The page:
> Beauvais of Magic Media Services, Amherst, Mass., who says that in making his
> cylinders, Edison used a vertical cut technique that made "near-perfect
> equalization" inherent in his process. Beauvais writes that the analysts at the
> Library of Congress are "certainly not the first ones to disbelieve their ears
> when stumbling upon vertical-cut artifacts."
> William Grimes, who covered the 1992 controversy for the New York Times,
> notes that the voice heard on the recording has a marked New York accent in
> certain words and is consistent with Traubel's description of Whitman's
> "strong and resonant" tenor. Beauvais meanwhile concludes that the accent is
> "a soft mix of Tidewater Atlantic and an Adirondack dilution of the
> contemporary New York accent." One does note a certain southern lilt mixed with a
> more Northern accent, a hybrid that perhaps derives from Whitman's New York
> upbringing and from the many years he spent in Washington, D.C., in the
> 1860s and 1870s, then still in many ways a Southern city. As Beauvais notes,
> "it strains credulity" to think that someone would create such an accent in
> order to perpetrate a fraud.
> Further evidence in favor of the recording's authenticity comes from the
> poem itself. "America" is not one of Whitman's better-known works, and its
> obscurity, says Grimes, militates against the idea that it would be a "likely
> choice for anyone concocting a fake." The poem would have been a much more
> likely choice for Whitman himself to have made, though. "America" first
> appeared in the 11 Feb. 1888 edition of the New York Herald and was then
> reprinted in an annex to the 1888 edition of Leaves of Grass. For Whitman,
> then, the poem would have been new and therefore fresh in his consciousness in
> 1889 or 1890, the very time when Edison was contemplating making a
> Although no correspondence has as yet come to light beyond the two letters
> of February 1889, there is another interesting connection between Edison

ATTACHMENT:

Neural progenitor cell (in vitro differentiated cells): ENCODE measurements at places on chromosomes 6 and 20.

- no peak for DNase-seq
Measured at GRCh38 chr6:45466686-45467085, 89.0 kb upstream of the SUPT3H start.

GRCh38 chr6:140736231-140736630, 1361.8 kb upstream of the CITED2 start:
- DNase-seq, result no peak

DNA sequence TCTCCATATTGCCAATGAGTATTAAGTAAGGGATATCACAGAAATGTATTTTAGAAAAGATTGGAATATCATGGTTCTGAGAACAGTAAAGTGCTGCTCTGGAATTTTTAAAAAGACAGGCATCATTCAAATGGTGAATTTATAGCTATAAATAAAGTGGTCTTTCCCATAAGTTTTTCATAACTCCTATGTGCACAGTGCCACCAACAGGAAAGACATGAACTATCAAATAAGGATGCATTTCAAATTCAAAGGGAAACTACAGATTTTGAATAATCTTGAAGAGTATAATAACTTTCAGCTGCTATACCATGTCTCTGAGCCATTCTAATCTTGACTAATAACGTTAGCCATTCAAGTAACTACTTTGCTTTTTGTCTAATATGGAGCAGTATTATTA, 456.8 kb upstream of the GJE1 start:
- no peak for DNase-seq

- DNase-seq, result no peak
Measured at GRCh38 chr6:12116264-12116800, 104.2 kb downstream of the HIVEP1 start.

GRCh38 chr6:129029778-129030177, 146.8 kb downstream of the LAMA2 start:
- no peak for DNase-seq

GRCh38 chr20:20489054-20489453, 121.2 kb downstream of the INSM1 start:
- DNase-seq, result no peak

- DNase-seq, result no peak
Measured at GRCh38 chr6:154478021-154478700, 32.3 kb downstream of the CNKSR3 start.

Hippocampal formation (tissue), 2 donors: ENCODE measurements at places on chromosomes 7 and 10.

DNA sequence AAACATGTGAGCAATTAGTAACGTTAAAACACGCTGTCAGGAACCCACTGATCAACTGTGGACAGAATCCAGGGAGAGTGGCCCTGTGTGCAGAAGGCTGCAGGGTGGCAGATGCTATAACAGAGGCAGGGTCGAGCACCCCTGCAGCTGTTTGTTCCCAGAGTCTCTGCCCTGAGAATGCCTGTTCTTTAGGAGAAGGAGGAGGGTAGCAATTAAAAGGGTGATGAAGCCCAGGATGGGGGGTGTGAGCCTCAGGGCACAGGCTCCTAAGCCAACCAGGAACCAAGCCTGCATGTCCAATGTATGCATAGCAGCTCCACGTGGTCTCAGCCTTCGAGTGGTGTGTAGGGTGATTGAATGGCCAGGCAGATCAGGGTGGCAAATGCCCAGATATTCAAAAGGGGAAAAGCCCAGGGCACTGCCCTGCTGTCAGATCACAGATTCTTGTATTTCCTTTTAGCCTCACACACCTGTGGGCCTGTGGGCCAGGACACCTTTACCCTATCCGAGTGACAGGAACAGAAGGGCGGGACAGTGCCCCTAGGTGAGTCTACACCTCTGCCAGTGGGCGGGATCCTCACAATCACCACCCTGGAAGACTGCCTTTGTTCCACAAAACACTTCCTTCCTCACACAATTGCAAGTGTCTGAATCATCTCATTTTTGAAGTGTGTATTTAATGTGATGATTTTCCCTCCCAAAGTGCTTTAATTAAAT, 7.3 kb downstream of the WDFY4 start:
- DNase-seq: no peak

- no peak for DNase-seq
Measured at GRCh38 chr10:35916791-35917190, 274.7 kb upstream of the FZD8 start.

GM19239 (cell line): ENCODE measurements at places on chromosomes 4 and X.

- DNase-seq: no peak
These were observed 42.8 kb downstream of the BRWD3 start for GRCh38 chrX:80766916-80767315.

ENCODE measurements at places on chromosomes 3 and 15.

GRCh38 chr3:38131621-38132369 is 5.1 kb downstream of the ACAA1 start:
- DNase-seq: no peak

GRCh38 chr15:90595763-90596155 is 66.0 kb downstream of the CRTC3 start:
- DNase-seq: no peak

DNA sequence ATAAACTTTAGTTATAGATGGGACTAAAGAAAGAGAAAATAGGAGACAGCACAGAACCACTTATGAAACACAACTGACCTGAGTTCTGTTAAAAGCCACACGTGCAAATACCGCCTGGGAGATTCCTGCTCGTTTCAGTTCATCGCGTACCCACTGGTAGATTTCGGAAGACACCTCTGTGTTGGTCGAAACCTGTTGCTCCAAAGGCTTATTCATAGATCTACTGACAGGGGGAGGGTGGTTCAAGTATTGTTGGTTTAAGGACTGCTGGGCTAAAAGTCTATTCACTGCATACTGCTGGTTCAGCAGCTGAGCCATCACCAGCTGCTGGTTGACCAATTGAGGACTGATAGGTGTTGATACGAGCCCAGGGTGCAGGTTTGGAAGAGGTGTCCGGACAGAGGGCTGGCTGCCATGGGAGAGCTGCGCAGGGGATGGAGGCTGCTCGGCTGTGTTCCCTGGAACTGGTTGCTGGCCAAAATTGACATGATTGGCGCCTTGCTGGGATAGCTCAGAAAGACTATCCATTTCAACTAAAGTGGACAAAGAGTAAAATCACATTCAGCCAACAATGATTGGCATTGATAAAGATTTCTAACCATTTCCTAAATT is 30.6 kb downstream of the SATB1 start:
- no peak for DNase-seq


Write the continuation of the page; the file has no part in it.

> and Whitman in this same period. In May 1889, Edison filed a famous lawsuit
> against both his erstwhile best friend Ezra Gilliland and his own personal
> attorney John C. Tomlinson for having entered into a secret side deal with
> Lippincott in order to profit from the sale of Edison's phonograph rights.
> Edison felt betrayed and swindled after it became apparent to him that
> Gilliland and Tomlinson, who had acted as his agents in selling the Edison
> Phonograph Co., had acted to benefit themselves.
> Edison hired the prominent New York attorney and free-thinker Robert G.
> Ingersoll to help with his lawsuit. Ingersoll also happened to be a good
> friend and warm admirer of the poet Walt Whitman. It was Ingersoll who gave the
> keynote address at Whitman's seventieth birthday celebration in
> Philadelphia on 31 May 1890 and later gave the poet's funeral oration in 1892. By the
> time he gave the birthday address, Ingersoll would have been
> well-acquainted with Edison's phonograph, having served as the inventor's attorney in the
> phonograph lawsuit the previous year. It is not inconceivable that
> Ingersoll arranged for Whitman to record a few lines on the occasion of his
> It would not have been difficult for Ingersoll to make such an recording.
> Edison had spent a good deal of effort in 1887 and 1888 making his
> phonograph more "user-friendly." As Paul Israel has noted in his book Edison: A Life
> of Invention, the new phonograph was "designed for use by a single person
> working in the quiet of an office." It was also highly portable, so that
> Ingersoll himself or anyone else might have brought along a phonograph and
> recorded Whitman at his birthday celebration or at any time after 1888.